“It is possible,” George Oppen wrote, in early 1962, “to find a metaphor for anything, an analogue: but the image is encountered, not found; it is an account of the poet’s perception, the act of perception; it is a test of sincerity, a test of conviction, the rare poetic quality of truthfulness.” “Boy’s Room,” which is about just such a perceptual encounter, and truthful almost to a fault, appears in Oppen’s 1965 collection, This in Which, his second after a silence of more than twenty-five years. Between Discrete Series (1934) and The Materials (1962), Oppen raised a daughter; he worked as a carpenter; he joined, then became disillusioned with, the Communist party; he lived in Mexico; he fought in World War II (not necessarily in that order). What he did not do, for the most part, is write. When he returned to poetry in 1958 it was with a vigor that “Boy’s Room” amply demonstrates. The collection that followed, Of Being Numerous (1968), would win him the Pulitzer Prize. He died in 1984, and though the details of his personal life are salacious enough—an affluent childhood, his mother’s suicide; a car accident in which his passenger was killed, a first date that led to his future wife’s expulsion from college (they stayed out all night and she missed her curfew)—he is largely forgotten. It’s a real pity. “No ideas but in things” is a line from a William Carlos Williams poem, but Oppen’s work fits the bill as well as Williams’s does.
I can remember the first time I read “Boy’s Room” because of the physical sensation that accompanied it: I felt like I was falling. The drop occurs in the gulf between the first and second stanza: “A friend saw the rooms / of Keats and Shelley / At the lake, and saw ‘they were just / Boy’s rooms’ and was moved // By that.” I, too, was moved by that.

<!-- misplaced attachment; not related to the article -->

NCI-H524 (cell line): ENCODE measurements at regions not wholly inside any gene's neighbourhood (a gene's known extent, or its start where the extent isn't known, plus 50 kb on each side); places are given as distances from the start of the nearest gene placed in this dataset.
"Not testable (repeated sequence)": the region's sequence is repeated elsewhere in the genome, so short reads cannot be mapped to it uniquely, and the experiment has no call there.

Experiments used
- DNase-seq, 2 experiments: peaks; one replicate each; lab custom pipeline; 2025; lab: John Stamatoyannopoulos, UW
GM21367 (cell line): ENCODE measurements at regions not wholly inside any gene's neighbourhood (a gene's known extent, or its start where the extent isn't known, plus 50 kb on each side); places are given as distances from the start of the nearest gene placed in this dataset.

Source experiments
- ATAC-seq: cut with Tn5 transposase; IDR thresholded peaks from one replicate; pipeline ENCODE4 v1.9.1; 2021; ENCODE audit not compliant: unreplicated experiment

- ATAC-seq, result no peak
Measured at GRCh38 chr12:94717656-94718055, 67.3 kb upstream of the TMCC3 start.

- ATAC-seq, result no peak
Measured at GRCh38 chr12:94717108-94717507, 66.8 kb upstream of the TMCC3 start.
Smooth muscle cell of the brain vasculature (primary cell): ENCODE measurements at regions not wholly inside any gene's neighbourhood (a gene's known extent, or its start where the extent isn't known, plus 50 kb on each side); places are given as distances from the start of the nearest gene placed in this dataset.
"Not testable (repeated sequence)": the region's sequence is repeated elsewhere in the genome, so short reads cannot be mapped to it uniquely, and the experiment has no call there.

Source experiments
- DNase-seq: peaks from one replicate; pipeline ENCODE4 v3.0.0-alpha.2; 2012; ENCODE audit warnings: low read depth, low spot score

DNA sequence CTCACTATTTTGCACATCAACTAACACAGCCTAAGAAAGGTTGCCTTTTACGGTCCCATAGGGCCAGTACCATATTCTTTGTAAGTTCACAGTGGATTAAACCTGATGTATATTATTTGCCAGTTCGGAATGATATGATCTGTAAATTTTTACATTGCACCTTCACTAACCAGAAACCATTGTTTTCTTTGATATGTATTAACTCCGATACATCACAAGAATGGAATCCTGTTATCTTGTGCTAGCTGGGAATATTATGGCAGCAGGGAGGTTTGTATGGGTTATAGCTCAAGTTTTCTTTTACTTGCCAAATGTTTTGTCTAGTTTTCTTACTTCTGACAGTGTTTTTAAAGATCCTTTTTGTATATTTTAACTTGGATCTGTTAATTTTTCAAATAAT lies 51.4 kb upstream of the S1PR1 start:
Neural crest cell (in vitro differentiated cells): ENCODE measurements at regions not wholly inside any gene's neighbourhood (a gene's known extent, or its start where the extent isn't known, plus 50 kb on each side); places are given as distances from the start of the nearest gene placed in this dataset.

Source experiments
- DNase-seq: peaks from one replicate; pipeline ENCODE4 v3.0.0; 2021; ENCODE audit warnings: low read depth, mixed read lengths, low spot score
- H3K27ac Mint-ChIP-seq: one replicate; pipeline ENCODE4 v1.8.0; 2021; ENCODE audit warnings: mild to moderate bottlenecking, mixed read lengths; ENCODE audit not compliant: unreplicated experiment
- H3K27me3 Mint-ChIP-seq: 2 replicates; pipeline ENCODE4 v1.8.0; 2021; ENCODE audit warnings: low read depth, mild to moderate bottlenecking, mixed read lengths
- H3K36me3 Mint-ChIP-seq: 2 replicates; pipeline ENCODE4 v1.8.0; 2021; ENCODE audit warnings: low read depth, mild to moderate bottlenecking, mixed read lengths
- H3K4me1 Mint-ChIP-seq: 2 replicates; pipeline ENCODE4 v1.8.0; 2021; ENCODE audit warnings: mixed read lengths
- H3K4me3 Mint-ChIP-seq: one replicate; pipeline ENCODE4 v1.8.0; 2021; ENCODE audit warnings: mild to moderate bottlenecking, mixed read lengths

Of course, the friend is right in a purely literal sense: Keats died at twenty-five, Shelley at twenty-nine. Confronted with their actual rooms, there’s a sense of surprise and sympathetic feeling: these towering figures of romantic poetry were not only real people, they were youngsters who had not quite outgrown their adolescence. But from the discrete thing—the rooms of Keats and Shelley—comes the broader idea: “indeed a poet’s room / Is a boy’s room.” Such a sheepish admission for the poet to make, to indict himself.
A poet is like a boy—selfish, introverted, solitary—and it’s no coincidence that women and not girls know it. It helps, no doubt, in reading this poem, to know a boy or two—in temperament if not in age—more or less in need of a woman to not only know it, but to understand it and look beyond it. But it’s not necessary, for few poems crystallize as precisely the abject need any lover feels before the beloved, the fear that not only is it possible that he will not be loved in return, but that it is right that this should be the case.
A friend saw the rooms
Of Keats and Shelley
At the lake, and saw ‘they were just
Boys’ rooms’ and was moved
By that. And indeed a poet’s room
Is a boy’s room
And I suppose that women know it.
Perhaps the unbeautiful banker
Is exciting to a woman, a man
Not a boy gasping
For breath over a girl’s body.